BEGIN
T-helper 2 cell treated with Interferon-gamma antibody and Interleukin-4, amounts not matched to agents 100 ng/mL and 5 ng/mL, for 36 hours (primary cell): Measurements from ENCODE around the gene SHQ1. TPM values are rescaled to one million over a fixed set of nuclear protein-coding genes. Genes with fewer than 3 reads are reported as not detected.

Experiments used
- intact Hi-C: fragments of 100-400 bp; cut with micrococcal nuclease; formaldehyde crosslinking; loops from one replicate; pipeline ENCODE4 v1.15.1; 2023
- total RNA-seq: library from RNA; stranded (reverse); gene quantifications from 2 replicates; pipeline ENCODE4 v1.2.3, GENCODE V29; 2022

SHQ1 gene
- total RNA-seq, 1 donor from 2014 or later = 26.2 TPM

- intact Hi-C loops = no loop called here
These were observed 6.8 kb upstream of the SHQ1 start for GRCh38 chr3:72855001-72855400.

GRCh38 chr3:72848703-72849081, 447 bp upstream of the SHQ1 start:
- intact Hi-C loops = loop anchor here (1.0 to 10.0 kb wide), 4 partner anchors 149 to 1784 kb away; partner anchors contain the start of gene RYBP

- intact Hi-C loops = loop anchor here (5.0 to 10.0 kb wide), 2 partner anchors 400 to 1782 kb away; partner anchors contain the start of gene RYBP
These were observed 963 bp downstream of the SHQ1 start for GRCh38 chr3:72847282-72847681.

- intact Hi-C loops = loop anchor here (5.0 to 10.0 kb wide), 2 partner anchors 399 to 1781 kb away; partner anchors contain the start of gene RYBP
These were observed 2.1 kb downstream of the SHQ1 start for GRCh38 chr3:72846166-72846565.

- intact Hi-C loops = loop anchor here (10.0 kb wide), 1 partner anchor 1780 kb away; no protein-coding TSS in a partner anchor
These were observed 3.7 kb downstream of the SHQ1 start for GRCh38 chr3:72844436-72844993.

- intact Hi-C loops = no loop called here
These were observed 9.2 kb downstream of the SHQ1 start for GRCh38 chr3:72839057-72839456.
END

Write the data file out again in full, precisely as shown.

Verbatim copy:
T-helper 2 cell treated with Interferon-gamma antibody and Interleukin-4, amounts not matched to agents 100 ng/mL and 5 ng/mL, for 36 hours (primary cell): Measurements from ENCODE around the gene SHQ1. TPM values are rescaled to one million over a fixed set of nuclear protein-coding genes. Genes with fewer than 3 reads are reported as not detected.

Experiments used
- intact Hi-C: fragments of 100-400 bp; cut with micrococcal nuclease; formaldehyde crosslinking; loops from one replicate; pipeline ENCODE4 v1.15.1; 2023
- total RNA-seq: library from RNA; stranded (reverse); gene quantifications from 2 replicates; pipeline ENCODE4 v1.2.3, GENCODE V29; 2022

SHQ1 gene
- total RNA-seq, 1 donor from 2014 or later = 26.2 TPM

- intact Hi-C loops = no loop called here
These were observed 6.8 kb upstream of the SHQ1 start for GRCh38 chr3:72855001-72855400.

GRCh38 chr3:72848703-72849081, 447 bp upstream of the SHQ1 start:
- intact Hi-C loops = loop anchor here (1.0 to 10.0 kb wide), 4 partner anchors 149 to 1784 kb away; partner anchors contain the start of gene RYBP

- intact Hi-C loops = loop anchor here (5.0 to 10.0 kb wide), 2 partner anchors 400 to 1782 kb away; partner anchors contain the start of gene RYBP
These were observed 963 bp downstream of the SHQ1 start for GRCh38 chr3:72847282-72847681.

- intact Hi-C loops = loop anchor here (5.0 to 10.0 kb wide), 2 partner anchors 399 to 1781 kb away; partner anchors contain the start of gene RYBP
These were observed 2.1 kb downstream of the SHQ1 start for GRCh38 chr3:72846166-72846565.

- intact Hi-C loops = loop anchor here (10.0 kb wide), 1 partner anchor 1780 kb away; no protein-coding TSS in a partner anchor
These were observed 3.7 kb downstream of the SHQ1 start for GRCh38 chr3:72844436-72844993.

- intact Hi-C loops = no loop called here
These were observed 9.2 kb downstream of the SHQ1 start for GRCh38 chr3:72839057-72839456.